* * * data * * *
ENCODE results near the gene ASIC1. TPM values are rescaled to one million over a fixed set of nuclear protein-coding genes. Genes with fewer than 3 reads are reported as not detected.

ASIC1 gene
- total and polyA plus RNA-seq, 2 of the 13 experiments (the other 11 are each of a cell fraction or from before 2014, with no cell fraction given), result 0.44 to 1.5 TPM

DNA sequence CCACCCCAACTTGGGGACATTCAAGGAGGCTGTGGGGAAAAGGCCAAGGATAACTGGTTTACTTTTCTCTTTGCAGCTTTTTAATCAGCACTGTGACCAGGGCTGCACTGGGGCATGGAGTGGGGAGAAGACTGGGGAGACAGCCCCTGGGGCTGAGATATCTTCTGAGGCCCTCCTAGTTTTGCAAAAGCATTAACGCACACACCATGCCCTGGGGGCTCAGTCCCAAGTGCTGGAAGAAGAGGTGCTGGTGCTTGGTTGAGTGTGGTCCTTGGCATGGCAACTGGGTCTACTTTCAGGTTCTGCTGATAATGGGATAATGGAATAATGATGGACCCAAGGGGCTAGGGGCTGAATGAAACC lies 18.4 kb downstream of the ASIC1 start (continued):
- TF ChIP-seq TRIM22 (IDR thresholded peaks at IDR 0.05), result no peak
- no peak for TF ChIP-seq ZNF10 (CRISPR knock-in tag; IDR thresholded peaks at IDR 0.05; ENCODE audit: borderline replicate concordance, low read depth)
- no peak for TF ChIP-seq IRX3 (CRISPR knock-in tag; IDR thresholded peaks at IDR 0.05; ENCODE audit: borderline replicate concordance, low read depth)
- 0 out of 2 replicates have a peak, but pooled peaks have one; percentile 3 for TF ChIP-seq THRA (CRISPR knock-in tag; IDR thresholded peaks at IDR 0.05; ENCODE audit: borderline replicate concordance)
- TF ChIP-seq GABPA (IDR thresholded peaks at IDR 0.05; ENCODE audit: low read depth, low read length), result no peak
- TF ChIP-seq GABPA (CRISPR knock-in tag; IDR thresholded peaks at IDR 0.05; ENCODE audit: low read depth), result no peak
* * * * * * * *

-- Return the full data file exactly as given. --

ENCODE results near the gene ASIC1. TPM values are rescaled to one million over a fixed set of nuclear protein-coding genes. Genes with fewer than 3 reads are reported as not detected.

ASIC1 gene
- total and polyA plus RNA-seq, 2 of the 13 experiments (the other 11 are each of a cell fraction or from before 2014, with no cell fraction given), result 0.44 to 1.5 TPM

DNA sequence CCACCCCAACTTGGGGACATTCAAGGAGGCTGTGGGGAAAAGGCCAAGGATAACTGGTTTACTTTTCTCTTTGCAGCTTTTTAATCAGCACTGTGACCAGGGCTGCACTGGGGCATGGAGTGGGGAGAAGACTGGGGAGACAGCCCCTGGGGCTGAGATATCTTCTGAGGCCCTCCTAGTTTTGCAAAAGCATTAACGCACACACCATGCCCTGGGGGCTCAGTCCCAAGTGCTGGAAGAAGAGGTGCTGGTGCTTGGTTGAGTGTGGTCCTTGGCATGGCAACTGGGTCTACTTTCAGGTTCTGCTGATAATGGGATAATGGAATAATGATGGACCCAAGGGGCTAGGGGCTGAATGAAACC lies 18.4 kb downstream of the ASIC1 start (continued):
- TF ChIP-seq TRIM22 (IDR thresholded peaks at IDR 0.05), result no peak
- no peak for TF ChIP-seq ZNF10 (CRISPR knock-in tag; IDR thresholded peaks at IDR 0.05; ENCODE audit: borderline replicate concordance, low read depth)
- no peak for TF ChIP-seq IRX3 (CRISPR knock-in tag; IDR thresholded peaks at IDR 0.05; ENCODE audit: borderline replicate concordance, low read depth)
- 0 out of 2 replicates have a peak, but pooled peaks have one; percentile 3 for TF ChIP-seq THRA (CRISPR knock-in tag; IDR thresholded peaks at IDR 0.05; ENCODE audit: borderline replicate concordance)
- TF ChIP-seq GABPA (IDR thresholded peaks at IDR 0.05; ENCODE audit: low read depth, low read length), result no peak
- TF ChIP-seq GABPA (CRISPR knock-in tag; IDR thresholded peaks at IDR 0.05; ENCODE audit: low read depth), result no peak